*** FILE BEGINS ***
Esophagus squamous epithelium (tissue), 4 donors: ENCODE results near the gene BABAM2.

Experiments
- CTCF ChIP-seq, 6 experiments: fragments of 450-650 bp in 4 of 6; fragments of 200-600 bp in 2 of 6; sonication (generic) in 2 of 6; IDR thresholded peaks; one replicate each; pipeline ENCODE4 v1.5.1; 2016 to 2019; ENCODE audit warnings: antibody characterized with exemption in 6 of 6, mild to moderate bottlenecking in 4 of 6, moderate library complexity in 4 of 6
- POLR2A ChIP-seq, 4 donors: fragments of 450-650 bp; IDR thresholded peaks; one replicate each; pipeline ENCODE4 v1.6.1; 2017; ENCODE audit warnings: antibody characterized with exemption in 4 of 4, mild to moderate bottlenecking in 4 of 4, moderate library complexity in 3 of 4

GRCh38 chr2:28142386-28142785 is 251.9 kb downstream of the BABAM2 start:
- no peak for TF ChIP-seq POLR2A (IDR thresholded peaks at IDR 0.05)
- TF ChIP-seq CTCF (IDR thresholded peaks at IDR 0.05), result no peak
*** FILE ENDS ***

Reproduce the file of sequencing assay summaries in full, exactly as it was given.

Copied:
Esophagus squamous epithelium (tissue), 4 donors: ENCODE results near the gene BABAM2.

Experiments
- CTCF ChIP-seq, 6 experiments: fragments of 450-650 bp in 4 of 6; fragments of 200-600 bp in 2 of 6; sonication (generic) in 2 of 6; IDR thresholded peaks; one replicate each; pipeline ENCODE4 v1.5.1; 2016 to 2019; ENCODE audit warnings: antibody characterized with exemption in 6 of 6, mild to moderate bottlenecking in 4 of 6, moderate library complexity in 4 of 6
- POLR2A ChIP-seq, 4 donors: fragments of 450-650 bp; IDR thresholded peaks; one replicate each; pipeline ENCODE4 v1.6.1; 2017; ENCODE audit warnings: antibody characterized with exemption in 4 of 4, mild to moderate bottlenecking in 4 of 4, moderate library complexity in 3 of 4

GRCh38 chr2:28142386-28142785 is 251.9 kb downstream of the BABAM2 start:
- no peak for TF ChIP-seq POLR2A (IDR thresholded peaks at IDR 0.05)
- TF ChIP-seq CTCF (IDR thresholded peaks at IDR 0.05), result no peak